Until recently I assumed that delegation also required other people or subordinates. It is awfully difficult to move something off your plate if there isn’t another plate at the table. Usually in that scenario, the task just falls onto the floor, gets stuck to the bottom of a shoe and ends up as a weird stain somewhere on a sidewalk a few blocks away.

I have been searching for a C2Bseen intern for a few weeks now and come across some real gems (sarcasm). It could be that my personal dedication to professionalism clouds my ability to admit that not everyone wants to work quite as hard as I do, but I am starting to think that this generation of young people is simply ill-equipped for the workplace. The interviews and responses I have received have lacked enthusiasm, direction and understanding of what it really takes to inspire an employer to grant you an opportunity. Since my search has yet to yield a proper candidate, I am now examining other ways to delegate, outsource and run C2Bseen as efficiently as possible as we rapidly grow.

One incredible discovery I made was New York City’s Small Business Services division, which offers incredible classes and programs to help entrepreneurs start and cultivate efficient businesses. Perhaps coolest of all, Mayor Bloomberg’s commitment to growth in the sector means that the programs are well-funded and usually free.

Take for example the FastTrac New Venture course created by The Kauffman Foundation. I was fortunate to apply to this incredible program and be accepted for their April session. It  has led me to better understand my own business model, observe and interact with my customer base (other entrepreneurs) first hand and evaluate a potential new service offering to decide if it is viable for the marketplace. Furthermore, it has exposed me to resources I was unfamiliar with; my favorite being access to incredibly expensive research databases at no cost in the Science, Industry and Business Library (SIBL) on 34th street.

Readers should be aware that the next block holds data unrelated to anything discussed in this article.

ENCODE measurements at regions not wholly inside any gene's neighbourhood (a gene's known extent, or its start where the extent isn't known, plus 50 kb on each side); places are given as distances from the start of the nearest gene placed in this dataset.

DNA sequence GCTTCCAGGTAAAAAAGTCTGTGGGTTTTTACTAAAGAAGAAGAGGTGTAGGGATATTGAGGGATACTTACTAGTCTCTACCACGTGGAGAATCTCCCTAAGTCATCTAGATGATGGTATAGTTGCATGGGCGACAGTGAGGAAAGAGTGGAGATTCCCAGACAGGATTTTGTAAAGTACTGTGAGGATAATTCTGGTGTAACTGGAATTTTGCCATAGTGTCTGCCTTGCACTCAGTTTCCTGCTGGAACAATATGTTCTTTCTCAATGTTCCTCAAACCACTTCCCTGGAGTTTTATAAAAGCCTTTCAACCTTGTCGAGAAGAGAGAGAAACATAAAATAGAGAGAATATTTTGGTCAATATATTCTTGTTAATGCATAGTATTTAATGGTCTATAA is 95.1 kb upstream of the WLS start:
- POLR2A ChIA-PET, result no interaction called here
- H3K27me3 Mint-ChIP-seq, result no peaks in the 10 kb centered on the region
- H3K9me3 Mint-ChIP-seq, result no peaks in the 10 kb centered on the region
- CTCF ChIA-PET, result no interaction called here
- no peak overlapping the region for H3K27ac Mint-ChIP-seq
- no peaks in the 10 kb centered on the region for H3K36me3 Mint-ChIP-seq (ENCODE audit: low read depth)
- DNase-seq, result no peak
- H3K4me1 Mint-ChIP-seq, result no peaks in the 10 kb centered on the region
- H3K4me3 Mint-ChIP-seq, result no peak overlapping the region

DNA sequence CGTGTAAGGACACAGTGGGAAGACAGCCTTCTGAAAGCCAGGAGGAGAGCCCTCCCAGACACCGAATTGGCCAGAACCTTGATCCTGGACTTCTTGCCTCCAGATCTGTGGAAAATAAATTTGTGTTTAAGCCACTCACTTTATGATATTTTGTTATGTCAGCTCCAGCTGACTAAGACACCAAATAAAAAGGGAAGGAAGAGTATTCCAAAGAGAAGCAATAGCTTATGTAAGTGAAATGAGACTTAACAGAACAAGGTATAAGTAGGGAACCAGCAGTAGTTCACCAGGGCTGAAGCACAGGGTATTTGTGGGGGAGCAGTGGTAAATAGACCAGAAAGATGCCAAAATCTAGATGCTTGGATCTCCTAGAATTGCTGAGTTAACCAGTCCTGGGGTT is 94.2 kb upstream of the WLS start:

Classmates from the FastTrac program have already become clients and vendors of C2Bseen. Others now serve as soundboards or collaborators in sharing paid resources (such as web, accounting and legal services). The databases at SIBL have helped to drastically reduce the time needed to conduct accurate research for our clients too. Incredibly, access to a network of over 2,000 other graduates of the course is also available to us upon our course completion. In just this one complimentary city program I have unearthed an amazing list of cost-cutting, efficiency generating benefits.

Why this is relevant to you is in the underlying message learned from my process. There are an infinite number of resources and creative ways to make your life as a business owner easier. Entrepreneurship does not have to consume all of you and you don’t always need to hire another set of hands. By forming partnerships, accessing free resources and establishing a broad network of connections you are positioning yourself to run a lean profit-making venture.